Towards Robust and Versatile Causal Discovery for Business Applications
Giorgos Borboudakis*, University of Crete; Ioannis Tsamardinos,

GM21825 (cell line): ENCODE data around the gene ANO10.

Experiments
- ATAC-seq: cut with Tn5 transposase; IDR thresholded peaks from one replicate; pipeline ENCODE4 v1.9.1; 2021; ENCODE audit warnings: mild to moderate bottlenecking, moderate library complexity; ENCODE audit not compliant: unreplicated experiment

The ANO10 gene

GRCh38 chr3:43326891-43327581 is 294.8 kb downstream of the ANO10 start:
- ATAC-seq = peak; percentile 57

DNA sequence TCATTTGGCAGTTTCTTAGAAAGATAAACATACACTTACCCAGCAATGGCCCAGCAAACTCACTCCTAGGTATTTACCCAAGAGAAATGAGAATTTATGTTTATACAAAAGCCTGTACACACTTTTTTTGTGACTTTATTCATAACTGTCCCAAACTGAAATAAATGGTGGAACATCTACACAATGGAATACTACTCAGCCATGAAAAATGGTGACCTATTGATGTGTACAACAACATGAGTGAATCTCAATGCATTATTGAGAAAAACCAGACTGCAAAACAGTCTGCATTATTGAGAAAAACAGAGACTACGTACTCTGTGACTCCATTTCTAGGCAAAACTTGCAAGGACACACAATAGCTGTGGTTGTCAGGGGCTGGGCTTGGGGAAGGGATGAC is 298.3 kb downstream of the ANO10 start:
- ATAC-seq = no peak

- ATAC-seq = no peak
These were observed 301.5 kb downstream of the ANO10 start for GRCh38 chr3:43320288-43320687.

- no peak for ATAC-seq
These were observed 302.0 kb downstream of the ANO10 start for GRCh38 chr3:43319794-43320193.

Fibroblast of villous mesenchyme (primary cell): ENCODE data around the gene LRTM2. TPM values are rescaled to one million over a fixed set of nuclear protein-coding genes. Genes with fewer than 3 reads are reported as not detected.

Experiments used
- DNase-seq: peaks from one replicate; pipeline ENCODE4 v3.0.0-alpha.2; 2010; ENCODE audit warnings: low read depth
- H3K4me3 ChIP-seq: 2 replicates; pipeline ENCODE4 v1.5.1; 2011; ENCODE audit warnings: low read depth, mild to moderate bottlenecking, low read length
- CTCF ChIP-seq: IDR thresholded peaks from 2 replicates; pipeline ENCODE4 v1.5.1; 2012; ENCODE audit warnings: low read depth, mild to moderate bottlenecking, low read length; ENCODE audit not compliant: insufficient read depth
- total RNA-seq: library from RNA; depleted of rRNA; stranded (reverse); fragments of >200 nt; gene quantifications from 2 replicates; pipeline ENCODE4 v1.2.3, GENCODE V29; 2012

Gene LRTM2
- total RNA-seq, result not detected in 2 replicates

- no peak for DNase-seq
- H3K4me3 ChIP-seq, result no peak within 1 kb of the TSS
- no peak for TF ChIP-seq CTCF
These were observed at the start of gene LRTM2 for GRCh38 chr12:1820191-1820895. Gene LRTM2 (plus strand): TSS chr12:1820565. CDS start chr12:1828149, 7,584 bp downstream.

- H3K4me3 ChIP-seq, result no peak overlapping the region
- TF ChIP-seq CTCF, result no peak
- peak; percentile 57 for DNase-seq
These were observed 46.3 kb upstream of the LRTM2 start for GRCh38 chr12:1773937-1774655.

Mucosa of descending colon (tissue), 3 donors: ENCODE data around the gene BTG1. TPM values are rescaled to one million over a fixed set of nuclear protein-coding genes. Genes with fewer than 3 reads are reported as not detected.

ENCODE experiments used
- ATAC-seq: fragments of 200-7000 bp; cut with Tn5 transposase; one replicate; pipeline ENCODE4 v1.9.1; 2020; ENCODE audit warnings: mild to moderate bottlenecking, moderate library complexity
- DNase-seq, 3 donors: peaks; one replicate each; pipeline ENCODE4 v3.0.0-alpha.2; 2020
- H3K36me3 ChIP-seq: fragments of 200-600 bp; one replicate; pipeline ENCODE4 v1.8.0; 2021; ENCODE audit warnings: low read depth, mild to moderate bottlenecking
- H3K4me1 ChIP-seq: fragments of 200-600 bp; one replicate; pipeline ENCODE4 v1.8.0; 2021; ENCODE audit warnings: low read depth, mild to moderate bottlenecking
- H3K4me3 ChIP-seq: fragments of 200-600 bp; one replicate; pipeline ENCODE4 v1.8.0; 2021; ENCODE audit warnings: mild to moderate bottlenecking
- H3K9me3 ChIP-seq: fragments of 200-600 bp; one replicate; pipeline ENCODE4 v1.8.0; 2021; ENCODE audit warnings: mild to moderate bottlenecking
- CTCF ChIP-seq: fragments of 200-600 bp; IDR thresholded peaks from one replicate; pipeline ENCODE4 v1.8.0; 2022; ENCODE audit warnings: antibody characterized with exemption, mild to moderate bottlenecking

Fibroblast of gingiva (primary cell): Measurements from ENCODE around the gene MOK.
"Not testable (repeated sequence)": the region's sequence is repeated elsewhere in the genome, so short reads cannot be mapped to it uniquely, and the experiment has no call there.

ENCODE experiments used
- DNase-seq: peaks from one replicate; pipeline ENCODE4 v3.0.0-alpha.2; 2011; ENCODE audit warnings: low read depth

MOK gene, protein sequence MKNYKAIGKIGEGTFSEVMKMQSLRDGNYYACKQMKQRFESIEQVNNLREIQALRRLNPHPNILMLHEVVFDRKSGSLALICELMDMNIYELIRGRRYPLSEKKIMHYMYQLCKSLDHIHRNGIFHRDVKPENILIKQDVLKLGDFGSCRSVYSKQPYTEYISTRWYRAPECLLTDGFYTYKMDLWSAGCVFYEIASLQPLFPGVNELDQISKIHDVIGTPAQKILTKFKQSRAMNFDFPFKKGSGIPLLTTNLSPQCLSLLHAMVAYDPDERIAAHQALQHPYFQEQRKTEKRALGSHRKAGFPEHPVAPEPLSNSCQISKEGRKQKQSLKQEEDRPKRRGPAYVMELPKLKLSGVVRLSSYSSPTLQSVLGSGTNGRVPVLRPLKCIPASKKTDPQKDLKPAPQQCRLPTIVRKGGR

Causal discovery algorithms can induce some of the causal relations from the data, commonly in the form of a causal network such as a causal Bayesian network. Arguably however, all such algorithms lack far behind what is necessary for a true business application. We develop an initial version of a new, general causal discovery algorithm called ETIO with many features suitable for business applications. These include (a) ability to accept prior causal knowledge (e.g., taking senior driving courses improves driving skills), (b) admit-ting the presence of latent confounding factors, (c) admitting the possibility of (a certain type of) selection bias in the data (e.g., clients sampled mostly from a given region), (d) ability to analyze data with missing-by-design (i.e., not planned to measure) values (e.g., if two companies merge and their databases measure diﬀerent attributes), and (e) ability to analyze data from diﬀerent interventions (e.g., prior and posterior to an advertisement campaign). ETIO is an instance of the logical approach to integrative causal discovery that has been relatively recently introduced and enables the solution of complex reverse-engineering problems in causal discovery. ETIO is compared against the state-of-the-art and is shown to be more eﬀective in terms of speed, with only a slight degradation in terms of learning accuracy, while incorporating all the features above. The code is available on the mensxmachina.org website.